Holi amid the COVID era
Dr. Ritika Sachdev
While the festival of color will bring a whole new different complexion this year due to the affliction of the Corona Virus, and its second wave persisting, people need to maintain social distancing norms and necessary precautions while enjoying holi.
Though the largest vaccination drive is on its roll throughout the Nation, yet people need to be careful and follow the protective measures at all times. Since holi is not only a festival of gatherings, but also a fear that may contract the deadly virus. Apart from the risk of infection, the colors that is most often used may have several health consequences, affecting the skin, hairs, respiratory tract and the eyes on the primary note.
Uses of synthetic colours that are composed of chemicals possess a great threat to one’s eyes. Colors contain chemicals like Mercury Sulphite, Lead Oxide and Copper Sulphate that are harmful for the eyes.
Exposure to this chemical can result in eye allergy, temporary blindness and conjunctivitis (pink eye). Other health hazards due to exposure to heavy metals include skin allergies, dermatitis, drying and chapping of the skin, skin cancer, rhinitis, asthma and pneumonia.
The colors used in Holi if they go in the eye usually cause mild redness and irritation. This if does not go in a day or two will need treatment from an ophthalmologist. The particles in color powders (shining mica particles in gulal) can cause damage to the cornea.
The patient will have pain and watering from the eye and if not treated in time can cause ulcer/ infection in the eye. The corneal abrasion is an emergency and one should consult the doctor. One should always check if the clarity of vision is affected, then should rush to an eye specialist.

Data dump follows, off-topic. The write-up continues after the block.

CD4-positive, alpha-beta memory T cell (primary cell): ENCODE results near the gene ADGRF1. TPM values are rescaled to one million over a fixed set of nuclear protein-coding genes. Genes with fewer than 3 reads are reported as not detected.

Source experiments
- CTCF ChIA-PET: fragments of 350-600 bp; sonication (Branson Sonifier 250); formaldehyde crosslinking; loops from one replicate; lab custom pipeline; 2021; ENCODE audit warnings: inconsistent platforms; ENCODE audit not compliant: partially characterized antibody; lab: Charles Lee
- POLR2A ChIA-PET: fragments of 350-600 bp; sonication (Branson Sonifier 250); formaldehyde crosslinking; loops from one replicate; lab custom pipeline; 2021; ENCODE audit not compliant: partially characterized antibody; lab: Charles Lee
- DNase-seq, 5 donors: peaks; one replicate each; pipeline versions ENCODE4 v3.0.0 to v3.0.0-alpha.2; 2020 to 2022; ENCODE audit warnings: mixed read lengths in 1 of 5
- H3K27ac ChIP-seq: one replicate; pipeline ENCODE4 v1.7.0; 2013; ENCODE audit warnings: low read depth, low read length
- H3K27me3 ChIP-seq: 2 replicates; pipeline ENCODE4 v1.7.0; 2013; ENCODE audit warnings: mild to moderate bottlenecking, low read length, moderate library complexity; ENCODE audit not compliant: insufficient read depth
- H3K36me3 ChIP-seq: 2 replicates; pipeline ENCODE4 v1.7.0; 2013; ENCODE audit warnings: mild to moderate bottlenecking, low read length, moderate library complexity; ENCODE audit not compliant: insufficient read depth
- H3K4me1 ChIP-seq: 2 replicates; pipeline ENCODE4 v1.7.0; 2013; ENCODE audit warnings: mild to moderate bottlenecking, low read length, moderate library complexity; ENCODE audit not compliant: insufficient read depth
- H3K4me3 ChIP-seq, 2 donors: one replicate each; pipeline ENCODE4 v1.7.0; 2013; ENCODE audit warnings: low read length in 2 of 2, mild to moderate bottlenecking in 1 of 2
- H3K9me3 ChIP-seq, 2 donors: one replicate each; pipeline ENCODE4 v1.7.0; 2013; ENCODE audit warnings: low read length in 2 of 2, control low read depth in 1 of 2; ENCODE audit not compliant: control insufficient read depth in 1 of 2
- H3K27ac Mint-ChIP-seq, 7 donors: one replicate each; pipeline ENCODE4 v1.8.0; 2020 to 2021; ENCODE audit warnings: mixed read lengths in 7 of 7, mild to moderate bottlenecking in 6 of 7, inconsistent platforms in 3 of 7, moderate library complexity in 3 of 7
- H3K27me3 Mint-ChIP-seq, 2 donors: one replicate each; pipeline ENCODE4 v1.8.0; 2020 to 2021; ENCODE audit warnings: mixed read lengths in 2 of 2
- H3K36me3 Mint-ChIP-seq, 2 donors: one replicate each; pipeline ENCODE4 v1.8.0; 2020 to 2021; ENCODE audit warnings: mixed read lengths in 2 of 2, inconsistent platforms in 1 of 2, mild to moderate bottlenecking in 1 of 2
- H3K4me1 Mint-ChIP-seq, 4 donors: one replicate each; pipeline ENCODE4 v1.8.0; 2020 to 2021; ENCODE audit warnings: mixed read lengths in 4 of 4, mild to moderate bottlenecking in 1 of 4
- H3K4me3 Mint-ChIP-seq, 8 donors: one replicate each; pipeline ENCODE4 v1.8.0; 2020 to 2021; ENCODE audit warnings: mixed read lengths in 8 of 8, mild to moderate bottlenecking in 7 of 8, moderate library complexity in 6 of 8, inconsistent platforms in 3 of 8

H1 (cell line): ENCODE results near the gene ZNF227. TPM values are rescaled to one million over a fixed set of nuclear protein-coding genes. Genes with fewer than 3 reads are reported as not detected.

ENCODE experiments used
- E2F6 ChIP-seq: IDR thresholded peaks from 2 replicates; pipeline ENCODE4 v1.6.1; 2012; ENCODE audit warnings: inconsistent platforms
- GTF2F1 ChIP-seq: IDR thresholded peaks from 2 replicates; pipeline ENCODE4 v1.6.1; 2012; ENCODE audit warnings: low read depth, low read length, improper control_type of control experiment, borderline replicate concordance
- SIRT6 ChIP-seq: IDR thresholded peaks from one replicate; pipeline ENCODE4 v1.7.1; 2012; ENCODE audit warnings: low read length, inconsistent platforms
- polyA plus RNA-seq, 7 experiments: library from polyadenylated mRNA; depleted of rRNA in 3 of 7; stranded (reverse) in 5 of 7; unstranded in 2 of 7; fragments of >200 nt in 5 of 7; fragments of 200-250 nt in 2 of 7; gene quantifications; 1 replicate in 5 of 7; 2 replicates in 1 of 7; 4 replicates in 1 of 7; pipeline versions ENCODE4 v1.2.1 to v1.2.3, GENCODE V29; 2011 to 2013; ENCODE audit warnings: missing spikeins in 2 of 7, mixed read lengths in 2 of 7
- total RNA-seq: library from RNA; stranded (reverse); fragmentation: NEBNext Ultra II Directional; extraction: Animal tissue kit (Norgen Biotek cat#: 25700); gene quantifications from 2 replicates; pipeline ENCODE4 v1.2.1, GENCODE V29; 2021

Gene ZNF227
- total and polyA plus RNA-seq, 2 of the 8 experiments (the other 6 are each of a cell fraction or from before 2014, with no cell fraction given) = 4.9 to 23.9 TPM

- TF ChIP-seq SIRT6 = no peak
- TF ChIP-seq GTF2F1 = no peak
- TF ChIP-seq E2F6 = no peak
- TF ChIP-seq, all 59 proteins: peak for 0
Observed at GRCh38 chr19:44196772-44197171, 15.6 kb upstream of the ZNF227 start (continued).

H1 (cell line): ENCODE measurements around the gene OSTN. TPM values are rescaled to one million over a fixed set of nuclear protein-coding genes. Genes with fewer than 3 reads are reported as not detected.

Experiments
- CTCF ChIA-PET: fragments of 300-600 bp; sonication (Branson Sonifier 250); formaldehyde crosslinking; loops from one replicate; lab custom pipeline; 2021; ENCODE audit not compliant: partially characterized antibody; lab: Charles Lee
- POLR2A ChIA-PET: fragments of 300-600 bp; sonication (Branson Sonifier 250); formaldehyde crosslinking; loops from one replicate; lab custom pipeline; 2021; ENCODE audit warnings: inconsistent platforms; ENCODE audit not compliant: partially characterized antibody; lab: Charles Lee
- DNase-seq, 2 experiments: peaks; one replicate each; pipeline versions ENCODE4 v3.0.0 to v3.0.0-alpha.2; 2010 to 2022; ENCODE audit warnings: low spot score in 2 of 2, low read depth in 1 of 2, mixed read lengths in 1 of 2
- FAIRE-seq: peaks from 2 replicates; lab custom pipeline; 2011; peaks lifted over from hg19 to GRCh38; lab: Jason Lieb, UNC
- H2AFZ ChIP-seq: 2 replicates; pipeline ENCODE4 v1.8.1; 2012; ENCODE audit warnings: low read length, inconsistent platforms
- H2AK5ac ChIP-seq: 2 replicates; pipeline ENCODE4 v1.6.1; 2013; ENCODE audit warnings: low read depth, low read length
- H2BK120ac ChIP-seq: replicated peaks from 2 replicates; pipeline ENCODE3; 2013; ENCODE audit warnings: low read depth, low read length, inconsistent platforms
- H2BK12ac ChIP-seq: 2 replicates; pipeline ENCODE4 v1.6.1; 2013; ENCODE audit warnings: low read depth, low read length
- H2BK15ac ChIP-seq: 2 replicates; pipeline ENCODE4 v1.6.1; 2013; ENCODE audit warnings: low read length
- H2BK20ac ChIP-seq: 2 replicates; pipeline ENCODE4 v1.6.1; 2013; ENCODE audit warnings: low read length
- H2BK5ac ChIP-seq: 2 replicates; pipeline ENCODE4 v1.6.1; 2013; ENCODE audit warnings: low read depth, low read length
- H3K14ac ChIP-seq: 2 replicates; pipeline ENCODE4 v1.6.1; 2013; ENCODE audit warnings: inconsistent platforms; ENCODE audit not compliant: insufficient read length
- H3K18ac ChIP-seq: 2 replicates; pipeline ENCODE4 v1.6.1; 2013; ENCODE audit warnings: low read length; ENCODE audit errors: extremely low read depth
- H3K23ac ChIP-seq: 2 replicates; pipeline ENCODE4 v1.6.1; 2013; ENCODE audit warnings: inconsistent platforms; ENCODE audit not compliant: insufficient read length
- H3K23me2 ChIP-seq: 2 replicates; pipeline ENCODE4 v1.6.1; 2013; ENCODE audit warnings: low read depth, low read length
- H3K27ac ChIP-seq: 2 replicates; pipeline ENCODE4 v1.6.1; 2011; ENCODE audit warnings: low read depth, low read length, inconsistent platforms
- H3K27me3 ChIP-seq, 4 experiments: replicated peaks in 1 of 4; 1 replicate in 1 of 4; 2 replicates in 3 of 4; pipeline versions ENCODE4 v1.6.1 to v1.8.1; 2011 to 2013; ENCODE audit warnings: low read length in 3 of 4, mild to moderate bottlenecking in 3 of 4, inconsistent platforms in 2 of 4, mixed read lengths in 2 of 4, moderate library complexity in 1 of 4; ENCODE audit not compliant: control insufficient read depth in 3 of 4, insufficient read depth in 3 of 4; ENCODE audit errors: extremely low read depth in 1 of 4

It may also be a partial vision loss. A gray patch appears on the retina and blocks the sight. It is a serious medical complication and therefore, should not be ignored. A delayed treatment can lead to complete loss of sight. Not only holi colours but also sprays or mace can result in temporary blindness.
Post Holi there is rush of patients in hospitals because of skin, eye or general problems. The eyes are most sensitive part of the body and any chemical if goes in the eye will cause mild allergy to severe chemical burn in the eye.
The balloons used by children during Hoil are most dangerous and can cause blunt eye injury. There can be bleeding within the eye, lens subluxation, macular edema or retinal detachment. These can lead to loss of vision or loss of the eye. These are all eye emergencies and should be taken care of as early as possible.
Taking this opportunity, I would request everyone to enjoy their festivities responsibly, in terms of maintaining the social distancing norms, watchful with the synthetic colors and your health.
(Dr. Ritika Sachdev is the Addl. Director Medical Services, Centre for Sight)